Newer Agents

Immunomodulatory agents such as lenalidomide and thalidomide have recently been reported to have activity in CLL. The true mechanism of action of these drugs is not entirely understood, but their activity may be mediated by interaction with cytokines and the tumor microenvironment. Lenalidomide has been studied in several dose-escalation studies in untreated patients [53], as well as in untreated patients older than 65 years of age [54]. No complete responses have been reported, but there were notable partial responses and patients with stable disease who have remained on therapy.

Challenges With Current Approaches

The median age of CLL patients at diagnosis is about 72 years [55]. These patients have been hugely under-represented in previously reported clinical trials (Table 1), in which the average age is 10 to 15 years younger. It is generally more difficult to administer some of the more aggressive combination chemoimmunotherapy regimens to patients over the age of 70. In fact, the group at M. D. Anderson Cancer Center previously reported that the use of fludarabine-based combination therapy in patients 70 years of age or older at their institution revealed a high incidence of early treatment discontinuation due to myelosuppression and nonhematologic toxicity that limited the clinical benefit of these regimens [56]. More recently, there has been more attention to this older age group. Eichhorst and colleagues [57•] recently reported that first-line therapy with fludarabine compared with chlorambucil did not yield a benefit for older patients with CLL. About 200 patients with a median age of 70 years were randomized to receive fludarabine or chlorambucil. Although those who received fludarabine had a higher overall remission rate (72% vs 51%) and a higher complete response rate (7% versus 0%), there was no difference in progression-free survival (19 months with fludarabine vs 18 months with chlorambucil) or overall survival (46 months with fludarabine vs 64 months with chlorambucil). Thus, there is a true unmet need for equally tolerable and efficacious regimens in this age group.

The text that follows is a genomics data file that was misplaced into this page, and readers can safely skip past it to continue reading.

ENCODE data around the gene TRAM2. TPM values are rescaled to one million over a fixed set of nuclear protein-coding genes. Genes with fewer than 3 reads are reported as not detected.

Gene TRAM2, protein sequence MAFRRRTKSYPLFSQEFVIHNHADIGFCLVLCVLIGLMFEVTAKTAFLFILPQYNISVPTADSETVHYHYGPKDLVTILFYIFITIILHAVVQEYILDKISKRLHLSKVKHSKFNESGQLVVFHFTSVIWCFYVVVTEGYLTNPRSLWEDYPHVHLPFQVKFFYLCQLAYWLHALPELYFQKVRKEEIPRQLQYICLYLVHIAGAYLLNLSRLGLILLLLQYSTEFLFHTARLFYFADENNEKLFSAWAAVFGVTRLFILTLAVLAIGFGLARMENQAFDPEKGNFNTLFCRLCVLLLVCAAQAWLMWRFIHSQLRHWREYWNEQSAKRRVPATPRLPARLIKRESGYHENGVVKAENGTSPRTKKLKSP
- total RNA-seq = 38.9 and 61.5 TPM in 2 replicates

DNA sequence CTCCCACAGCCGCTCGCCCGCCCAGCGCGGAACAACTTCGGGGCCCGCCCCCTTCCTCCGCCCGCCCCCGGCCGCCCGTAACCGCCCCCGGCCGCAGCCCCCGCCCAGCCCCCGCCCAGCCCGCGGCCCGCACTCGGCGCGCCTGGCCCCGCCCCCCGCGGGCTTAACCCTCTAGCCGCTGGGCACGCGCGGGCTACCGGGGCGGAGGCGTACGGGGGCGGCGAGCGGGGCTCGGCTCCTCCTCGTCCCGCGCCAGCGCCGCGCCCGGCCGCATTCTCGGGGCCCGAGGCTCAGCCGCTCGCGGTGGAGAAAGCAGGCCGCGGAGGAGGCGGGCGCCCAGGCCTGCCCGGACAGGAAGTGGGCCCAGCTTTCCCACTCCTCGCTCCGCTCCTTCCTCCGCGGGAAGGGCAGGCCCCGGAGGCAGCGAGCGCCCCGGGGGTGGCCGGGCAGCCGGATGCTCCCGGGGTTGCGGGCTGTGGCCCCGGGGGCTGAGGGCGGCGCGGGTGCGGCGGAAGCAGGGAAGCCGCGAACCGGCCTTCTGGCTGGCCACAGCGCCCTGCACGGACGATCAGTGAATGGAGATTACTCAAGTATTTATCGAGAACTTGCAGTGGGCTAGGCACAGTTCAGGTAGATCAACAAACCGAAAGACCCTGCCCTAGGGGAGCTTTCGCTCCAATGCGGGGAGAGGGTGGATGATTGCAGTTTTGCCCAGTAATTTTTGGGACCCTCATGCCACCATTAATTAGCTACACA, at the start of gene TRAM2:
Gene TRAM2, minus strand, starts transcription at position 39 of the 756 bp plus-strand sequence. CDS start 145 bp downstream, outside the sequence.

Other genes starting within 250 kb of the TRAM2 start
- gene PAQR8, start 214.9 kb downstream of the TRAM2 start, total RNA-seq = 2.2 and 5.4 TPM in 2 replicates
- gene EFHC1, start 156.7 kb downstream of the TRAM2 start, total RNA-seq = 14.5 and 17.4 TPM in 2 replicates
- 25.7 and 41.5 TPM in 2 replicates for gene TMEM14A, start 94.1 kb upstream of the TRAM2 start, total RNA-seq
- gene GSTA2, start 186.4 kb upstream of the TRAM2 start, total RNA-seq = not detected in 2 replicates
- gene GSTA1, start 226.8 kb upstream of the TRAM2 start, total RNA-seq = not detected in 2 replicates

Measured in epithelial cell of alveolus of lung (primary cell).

Table 1

Recent studies of combination therapy for chronic lymphocytic leukemia (CLL)

Study

Regimen

Median age,ya

Intergroup [24]

Fludarabine vs chlorambucil

63

Cancer and Leukemia Group B [35]

Fludarabine + rituximab

64

M. D. Anderson Cancer Center [32]

Fludarabine + cyclophosphamide + rituximab

58

Memorial Sloan-Kettering Cancer Center [34•]

Sequential fludarabine → cyclophosphamide → rituximab

59

Mayo-Ohio State University [42]

Pentostatin + cyclophosphamide + rituximab

63

German CLL Study Group [37]

Fludarabine + cyclophosphamide vs fludarabine + cyclophosphamide + rituximab

61

aThe median age of CLL patients at diagnosis is about 72 years [55]

Ongoing investigations are exploring the use of older cytotoxic agents in combination and the use of newer agents specific to this patient population, with the goal of increasing response, progression-free survival, and overall survival while maintaining acceptable toxicity in this older age group.

Conclusions

Clinical investigation in CLL has matured, with a growing number of opportunities to develop and investigate a variety of new therapies. Investigators can now develop regimens that produce high-quality responses in patients with CLL by combining active agents from different classes that are non—cross resistant. However, because it is uncertain whether combination therapy will offer improved overall survival in patients with CLL, whereas combination therapy clearly has been associated with increased toxicity, clinicians must be cautioned to offer some of the more aggressive combination regimens only to suitable patients, preferably in the setting of a clinical trial. It is hoped that continued efforts to develop new agents, along with clinical trials aimed at older patients and various subtypes of CLL patients, will help to address some of the issues and unanswered questions in the treatment of this disease.

Disclosure

Dr. Lamanna has been a consultant for Celgene and has received research support from Hospira, Celgene, and Biogen-Idec.

Copyright information

© Springer Science+Business Media, LLC 2010

Authors and Affiliations

  1. 1.Leukemia Service, Department of Medicine Memorial Sloan-Kettering Cancer CenterNew YorkUSA